Skijoring: Winter Fun for You and Your Dog

By: Jessica Allen

February 24, 2020

Category: Recreation

"Hike! Hike! Let’s go! Easy… Whooaaa!"

Skijoring is a rush like no other as you glide and stride on Nordic skis behind your enthusiastic canine pal.

This sport is pretty new to me and my golden doodle, Jasper. In fact, I’m relatively new to Minnesota winters and Nordic skiing in general. 

I started skijoring in 2016 after moving to Minnesota from southern Indiana, where snow rarely accumulates. In my journey to embrace winter, I challenged myself to try something new each year. Skijoring was the challenge in my fourth year — and I’m hooked! 

Read on to learn more about our skijoring journey and how to get started.

I encourage you to try something new each winter, too! It’s really rewarding to learn how to stay warm and have fun outside, even in subzero weather.


In Minnesota, skijoring refers to skiing with your dog. The word is derived from the Norwegian skikjøring or "ski driving." The skier and dog both wear specialized harnesses and are attached to each other by a long lead line with a bungee.

While skijoring is most commonly associated with dogs, the sport encompasses any form of being pulled behind an animal while on skis. It likely began in the Laplands of Scandinavia as a form of transportation where animals such as reindeer and horses pulled a skier over difficult winter terrain.

Later, likely influenced by Alaskan sled dog culture, the concept was adjusted to include dogs.


Just about any breed can skijor. If you watch a skijoring event, you’ll notice that the dogs are very diverse, ranging from huskies and hounds to labs and shepherding breeds to mutts and everything in between.

Recreationally, simply skiing with your dog is considered skijoring, even if the dog is not pulling you. If you are not being pulled, you do not need a large dog. If you are being pulled, experts recommend the dog be at least 35 pounds and have lots of energy and a desire to run.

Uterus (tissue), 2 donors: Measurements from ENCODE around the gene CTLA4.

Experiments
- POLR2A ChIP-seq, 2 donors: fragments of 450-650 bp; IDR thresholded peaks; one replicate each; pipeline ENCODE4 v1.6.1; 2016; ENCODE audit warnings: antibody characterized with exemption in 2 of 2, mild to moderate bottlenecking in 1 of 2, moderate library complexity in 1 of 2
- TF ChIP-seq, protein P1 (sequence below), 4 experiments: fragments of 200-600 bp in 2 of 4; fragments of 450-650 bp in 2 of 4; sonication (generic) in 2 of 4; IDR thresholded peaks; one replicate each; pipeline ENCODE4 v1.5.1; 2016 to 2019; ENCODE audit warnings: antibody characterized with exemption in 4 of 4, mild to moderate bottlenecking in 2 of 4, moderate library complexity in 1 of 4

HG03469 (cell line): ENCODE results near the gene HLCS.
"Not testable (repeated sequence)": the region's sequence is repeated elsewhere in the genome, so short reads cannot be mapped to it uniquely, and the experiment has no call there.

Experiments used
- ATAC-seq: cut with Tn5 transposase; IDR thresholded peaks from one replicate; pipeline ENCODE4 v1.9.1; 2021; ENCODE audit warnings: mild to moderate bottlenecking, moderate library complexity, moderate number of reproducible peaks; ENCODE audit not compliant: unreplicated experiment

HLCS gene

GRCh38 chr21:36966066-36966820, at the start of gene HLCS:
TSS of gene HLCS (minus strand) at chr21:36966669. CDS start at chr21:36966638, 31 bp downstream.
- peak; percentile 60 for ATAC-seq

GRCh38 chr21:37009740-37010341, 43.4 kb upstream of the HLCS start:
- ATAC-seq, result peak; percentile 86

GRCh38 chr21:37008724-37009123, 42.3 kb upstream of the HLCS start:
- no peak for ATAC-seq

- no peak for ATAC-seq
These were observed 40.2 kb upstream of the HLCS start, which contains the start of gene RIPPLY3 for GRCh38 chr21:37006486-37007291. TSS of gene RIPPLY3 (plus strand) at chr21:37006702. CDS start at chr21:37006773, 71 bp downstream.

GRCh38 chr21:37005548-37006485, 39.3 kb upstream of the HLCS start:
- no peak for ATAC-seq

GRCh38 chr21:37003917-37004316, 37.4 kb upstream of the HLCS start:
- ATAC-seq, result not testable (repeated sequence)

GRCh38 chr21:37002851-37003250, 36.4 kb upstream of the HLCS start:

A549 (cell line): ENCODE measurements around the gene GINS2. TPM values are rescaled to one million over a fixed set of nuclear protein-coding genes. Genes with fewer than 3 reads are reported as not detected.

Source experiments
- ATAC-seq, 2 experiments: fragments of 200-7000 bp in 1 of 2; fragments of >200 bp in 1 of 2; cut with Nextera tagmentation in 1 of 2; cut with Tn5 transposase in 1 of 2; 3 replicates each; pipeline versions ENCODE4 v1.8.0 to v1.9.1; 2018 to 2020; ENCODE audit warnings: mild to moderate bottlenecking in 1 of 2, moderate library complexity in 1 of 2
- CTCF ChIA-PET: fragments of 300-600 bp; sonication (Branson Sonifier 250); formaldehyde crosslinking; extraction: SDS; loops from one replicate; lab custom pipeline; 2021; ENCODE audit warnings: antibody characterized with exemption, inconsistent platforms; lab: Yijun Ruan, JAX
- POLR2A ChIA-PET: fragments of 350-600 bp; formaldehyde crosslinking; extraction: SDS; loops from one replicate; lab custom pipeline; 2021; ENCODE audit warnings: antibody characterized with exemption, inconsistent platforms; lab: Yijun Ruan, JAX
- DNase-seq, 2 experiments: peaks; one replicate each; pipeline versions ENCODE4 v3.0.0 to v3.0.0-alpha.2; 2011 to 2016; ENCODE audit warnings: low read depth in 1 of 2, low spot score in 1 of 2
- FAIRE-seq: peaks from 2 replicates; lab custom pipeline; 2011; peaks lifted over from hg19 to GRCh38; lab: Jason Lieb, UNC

Dogs under a year old should not pull or run for long distances because their joints and bones are still developing. Although young dogs should not pull or run long distances, putting them in a harness and getting them used to the sound of skis can be very valuable.

When Jasper was a young pup, she would romp alongside me while I slowly skied a short distance. I would carry her back to the car when she got tired of playing.

While these are basic guidelines, be sure to consult your veterinarian before starting. There are many considerations that may impact your dog’s health, including when to feed and water them.

Jessica on skis with her puppy Jasper next to her
A young Jasper getting used to the sound of skis as a puppy. Image courtesy of Jessica Allen.


Before you hook up your dog, you should be confident in your cross-country skiing abilities. You don’t need to be an expert skier (many skijorers will admit they don’t have the best technique) but you need to be able to ski safely. Three Rivers offers a variety of lessons each winter.

You will also want to start training your dog during walks by associating actions with commands that you will use when skijoring.

For turns, the traditional mushing commands are "gee" (right) and "haw" (left). Some people simply say “right” or “left” to tell their dog which way to go, too.

Other important commands are "Line out" (tighten the lead line and wait), "Hike! Hike!" or "Let’s go" (pull and start moving), "Easy" (slow down) and "Whoa!" (stop). 

One of my personal favorites is "On by," which helps Jasper stay on task when passing distractions like people or other dogs.

Jasper and Jessica skijoring on a lake
On a local lake skijoring for the first time. Image courtesy of Jessica Allen.


When shopping for equipment, I highly recommend working with a local shop. They can discuss options and get you and your dog fitted for the right gear based on the type of skiing and skijoring you plan to do. Gear West, Midwest Mountaineering, and REI are local shops that sell equipment for both Nordic skiing and skijoring.

For ski equipment, you do not need to spend a lot to get started. Since I was on a budget, I used my existing classic touring skis for our first season. We had a lot of fun exploring ungroomed trails, but I quickly realized that Jasper wanted to feel the wind in her ears.

I refreshed my skate skiing skills and invested in some used skate equipment from Craig’s List. Ski swaps at ski shops in the fall are another way to find great deals.